Book about stews doesn't put on airs

BOOKMARK

Instead, it's authentic and exhaustive, even overwhelming

January 15, 2003|By Larry Bingham | Larry Bingham,SUN STAFF

Real Stew by Clifford A. Wright (Harvard Common Press, 2002, $18.95) is a cookbook that doesn't put on airs. You will not find wide-spaced recipes imposed over chic drawings of kitchen utensils. You will not find artsy photographs on every other page, the food fancifully arranged amid flickering candles.

Real Stew is what it is - an authentic, exhaustive look at 300 recipes for stews, braises, ragouts, goulashes, chowders and the like, arranged in chapters not by what is easy or what is trendy, but by what is the chief ingredient: stews with veal, stews with fowl, stews with mixed meat, etc.

Want to know the most common stew-cooking vessels around the world? It's here. The Russian roots of beef stroganoff? It's here.

Looking for rustic, old-country recipes involving tripe, kidneys, oxtails? Here, here, here.

In fact, what is at times off-putting about this collection is the author's fervent commitment to the original. It can make for delicious stews, no doubt, but be warned you may spend more time than you'd like hunting down veal feet, fresh squirrel, passila chiles, and other hard-to-find exotic ingredients.

I was so overwhelmed by the work anticipated in authentic beef burgundy that I opted for the simpler Swedish meatball stew instead - and found it hit the same spot I had for stew on a recent cold day when there was snow on the ground.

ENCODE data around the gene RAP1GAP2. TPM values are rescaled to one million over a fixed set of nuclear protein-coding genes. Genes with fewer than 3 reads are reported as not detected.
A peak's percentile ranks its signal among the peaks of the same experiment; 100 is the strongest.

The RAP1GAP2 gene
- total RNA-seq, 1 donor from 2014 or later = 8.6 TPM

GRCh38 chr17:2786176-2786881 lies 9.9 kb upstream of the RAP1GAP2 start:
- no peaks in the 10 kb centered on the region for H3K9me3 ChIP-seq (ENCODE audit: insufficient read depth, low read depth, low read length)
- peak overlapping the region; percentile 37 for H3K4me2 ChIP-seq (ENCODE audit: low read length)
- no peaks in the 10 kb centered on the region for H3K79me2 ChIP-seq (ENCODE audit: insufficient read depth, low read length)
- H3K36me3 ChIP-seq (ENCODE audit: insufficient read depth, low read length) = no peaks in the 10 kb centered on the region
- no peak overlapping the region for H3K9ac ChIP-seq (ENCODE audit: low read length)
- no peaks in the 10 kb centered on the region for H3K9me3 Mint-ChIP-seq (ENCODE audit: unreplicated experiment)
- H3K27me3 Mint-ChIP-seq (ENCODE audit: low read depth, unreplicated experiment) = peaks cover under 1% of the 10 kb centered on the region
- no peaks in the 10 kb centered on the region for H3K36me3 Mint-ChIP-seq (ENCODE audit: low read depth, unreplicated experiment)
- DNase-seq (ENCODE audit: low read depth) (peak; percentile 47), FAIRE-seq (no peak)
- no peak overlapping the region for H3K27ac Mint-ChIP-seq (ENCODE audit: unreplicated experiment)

Everyday Swedish Meatball Stew

Makes 4 to 5 servings

1/2 cup crumbled crackers

1 cup whole milk

1 large egg

1 pound ground beef (not more than 15 percent fat)

salt

freshly ground black pepper

freshly ground white pepper

3 tablespoons unsalted butter

1 1/2 pounds boiling potatoes, peeled and cubed

3 cups beef bouillon (homemade or from a concentrated cube) or canned low-sodium beef broth

1 teaspoon paprika

2 tablespoons finely chopped fresh parsley leaves

Soak the crackers for 10 minutes in the milk in a small bowl. Squeeze the milk out of the crackers. Place the egg in a food processor and run for 15 seconds. Add the crackers, beef, 1 teaspoon salt, 1/2 teaspoon black pepper and 1/4 teaspoon white pepper and process until pasty. Alternatively, everything can be mixed by hand in a bowl, but the meatballs will be more coarsely textured. Make as many meatballs, 1-inch in diameter, as you can. Set aside.

In a large casserole or skillet, melt the butter over medium-high heat. Brown the meatballs with the potatoes until light golden on all sides, about 4 minutes. Pour in the beef bouillon and season to taste with salt; add pepper to taste and the paprika. Reduce the heat to low, cover and cook for 30 minutes. Uncover, raise the heat to medium, and cook until the potatoes are tender, about 30 minutes.

Sprinkle with parsley 5 minutes before the stew is done, and serve immediately.

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